How we handle a new RFP: A quick walkthrough


2 min read

Why do we require an RFP document?

For those who aren’t aware of what an RFP stands for, it is called Request For Proposal. It is a type of document that contains detailed or brief information about the software that needs to be developed, which will be then sent out to various potential custom software development companies in your targeted area, to get a quote with commercials (features, cost & timeline) from them.

You can select a quote among them that addresses your needs & features of your software and also the one that suits your budget & time of development.

The RFP will also consist of various things such as the Unique Selling Point (USP), processing time, its effects, and so on. In layman’s terms, an RFP helps a vendor company gauge how valuable or how efficient their solution would be and the impact it would cause.

Who does the RFP analysis?

Generally, the Business Analyst is the person responsible for either analyzing the shared RFP document from the client or take up an initial discussion call and gather all the requirements from the client.

Do we take it up or We do not take it up?


  • Given the heading at the top, it is quite obvious that one must check if the RFP manages to address the software requirements that the company needs.
  • Multiple factors could affect this including the technology stack required or the budget, etc.
  • Then comes the need to reply before the requested deadline so all this must be taken into consideration before anything moves ahead.
  • This primarily also includes getting to know the requirements and how significant of an impact it would create. I mean, basically evaluating, whether the software requirement idea will be viable with the required tech stack, budget & time.
  • The main purpose of the RFP analysis would be to prevent loopholes in the requirement that should not be addressed as a missed module by the client.

Answers and dates

  • It is not wrong to pose any number of questions given that this is an investment and any number of plain questions must be addressed by the client.
  • Then comes the part where you need the respective people to oversee the entire process and setting dates for such requirements and making the time for them is quite an important part of the procedure.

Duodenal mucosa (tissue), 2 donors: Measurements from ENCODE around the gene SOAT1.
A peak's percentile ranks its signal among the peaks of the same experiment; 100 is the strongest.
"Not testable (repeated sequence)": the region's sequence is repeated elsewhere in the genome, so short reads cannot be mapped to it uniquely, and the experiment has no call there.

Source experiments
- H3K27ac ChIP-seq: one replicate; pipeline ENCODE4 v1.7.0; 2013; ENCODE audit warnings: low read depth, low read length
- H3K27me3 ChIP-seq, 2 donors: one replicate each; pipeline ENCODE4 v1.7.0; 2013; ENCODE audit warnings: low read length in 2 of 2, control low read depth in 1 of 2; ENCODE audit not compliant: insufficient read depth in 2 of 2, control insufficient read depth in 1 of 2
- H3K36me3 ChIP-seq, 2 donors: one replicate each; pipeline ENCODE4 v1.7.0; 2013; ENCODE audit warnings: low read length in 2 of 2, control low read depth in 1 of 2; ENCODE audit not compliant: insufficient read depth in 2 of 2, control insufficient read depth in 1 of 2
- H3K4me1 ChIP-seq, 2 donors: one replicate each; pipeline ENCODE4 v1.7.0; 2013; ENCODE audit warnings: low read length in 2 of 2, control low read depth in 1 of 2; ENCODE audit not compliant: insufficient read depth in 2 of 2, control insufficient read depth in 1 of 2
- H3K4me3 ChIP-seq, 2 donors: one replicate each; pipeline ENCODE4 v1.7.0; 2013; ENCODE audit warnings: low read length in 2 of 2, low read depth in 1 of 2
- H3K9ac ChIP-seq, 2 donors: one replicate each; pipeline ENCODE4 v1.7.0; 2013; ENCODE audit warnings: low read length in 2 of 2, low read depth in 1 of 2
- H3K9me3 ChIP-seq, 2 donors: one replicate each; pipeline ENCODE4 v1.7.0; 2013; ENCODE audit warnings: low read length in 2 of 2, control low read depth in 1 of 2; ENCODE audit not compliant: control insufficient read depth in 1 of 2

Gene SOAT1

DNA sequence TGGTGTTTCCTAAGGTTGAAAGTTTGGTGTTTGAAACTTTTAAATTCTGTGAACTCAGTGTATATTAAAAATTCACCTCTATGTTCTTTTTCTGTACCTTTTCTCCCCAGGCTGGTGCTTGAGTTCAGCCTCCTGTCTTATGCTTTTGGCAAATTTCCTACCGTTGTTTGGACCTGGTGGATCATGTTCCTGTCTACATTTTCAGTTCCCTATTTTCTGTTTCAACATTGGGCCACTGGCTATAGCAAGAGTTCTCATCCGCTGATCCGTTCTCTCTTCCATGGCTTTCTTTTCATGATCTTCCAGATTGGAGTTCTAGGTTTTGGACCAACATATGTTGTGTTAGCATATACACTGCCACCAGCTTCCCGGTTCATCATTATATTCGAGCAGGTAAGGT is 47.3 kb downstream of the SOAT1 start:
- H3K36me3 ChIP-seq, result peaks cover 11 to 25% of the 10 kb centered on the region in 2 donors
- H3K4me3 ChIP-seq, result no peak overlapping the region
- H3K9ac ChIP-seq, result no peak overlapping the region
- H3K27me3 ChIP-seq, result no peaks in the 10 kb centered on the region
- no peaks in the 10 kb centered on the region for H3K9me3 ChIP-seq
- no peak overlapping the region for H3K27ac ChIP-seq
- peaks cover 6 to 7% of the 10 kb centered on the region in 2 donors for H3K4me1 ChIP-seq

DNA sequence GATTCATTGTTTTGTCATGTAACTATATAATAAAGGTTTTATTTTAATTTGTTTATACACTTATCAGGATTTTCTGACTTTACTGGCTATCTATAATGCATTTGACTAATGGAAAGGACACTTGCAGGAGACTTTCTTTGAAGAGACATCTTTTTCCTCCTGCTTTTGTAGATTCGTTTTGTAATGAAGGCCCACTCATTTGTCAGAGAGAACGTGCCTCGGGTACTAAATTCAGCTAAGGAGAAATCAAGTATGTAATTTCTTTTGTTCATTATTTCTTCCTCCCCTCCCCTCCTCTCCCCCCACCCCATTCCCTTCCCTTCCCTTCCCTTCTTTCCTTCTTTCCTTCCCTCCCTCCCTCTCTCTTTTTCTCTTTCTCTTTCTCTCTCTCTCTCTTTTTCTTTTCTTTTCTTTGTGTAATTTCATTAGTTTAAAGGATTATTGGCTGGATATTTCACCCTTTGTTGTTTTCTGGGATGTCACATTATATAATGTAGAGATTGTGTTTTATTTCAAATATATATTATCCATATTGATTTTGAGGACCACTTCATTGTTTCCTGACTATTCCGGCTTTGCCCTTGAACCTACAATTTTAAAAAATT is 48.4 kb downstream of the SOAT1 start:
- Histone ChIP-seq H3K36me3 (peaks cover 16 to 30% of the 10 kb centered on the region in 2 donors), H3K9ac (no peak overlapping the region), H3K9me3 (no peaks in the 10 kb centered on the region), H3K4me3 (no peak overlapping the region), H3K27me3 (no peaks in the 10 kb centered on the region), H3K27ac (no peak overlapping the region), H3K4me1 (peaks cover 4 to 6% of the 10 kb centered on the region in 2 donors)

• This part may involve important parties as well as key collaborators so there must not be any hicks in the process.

Documentation, an art that needs to be mastered

  • The documentation process is important as you have to identify, collect & record all the basic information that is needed to complete the software (i.e.) including the software specifications & hardware (if any).
  • You can call the document a proposal wherein we propose the solution, features, cost & timeline for the RFP shared with the client.
  • Let alone the above details, diagrams like the system’s architecture, user’s functional flow, system’s overall flow, etc. would be an added advantage to win the requirement.
  • Next, you need to satisfy the Management who has to approve the proposal and allow it to move ahead.
  • Finally comes the part where you have to ensure all your key points are put into focus and the story that you want to tell or display.
  • This also includes putting all the summarised and qualified information onto a well-branded & sorted template that is good to display.

No to mistakes, Yes to approval

Before sending the final draft to the person who issued the RFP you must give it final proofreading and analyze what needs to be added or removed. Apart from that check it a couple of times so that there are no basic mistakes like spelling or alignment issues.

The main issue you need to check and confirm first is whether all the features required for a complete software are covered and nothing is missed. Else, you all know what will follow the next.

There you have it, the clear but simple way to how a new RFP has to be handled. Next time, keep this information in mind while handling the requirement of a client. This way you can win any deal.

Happy Documenting!

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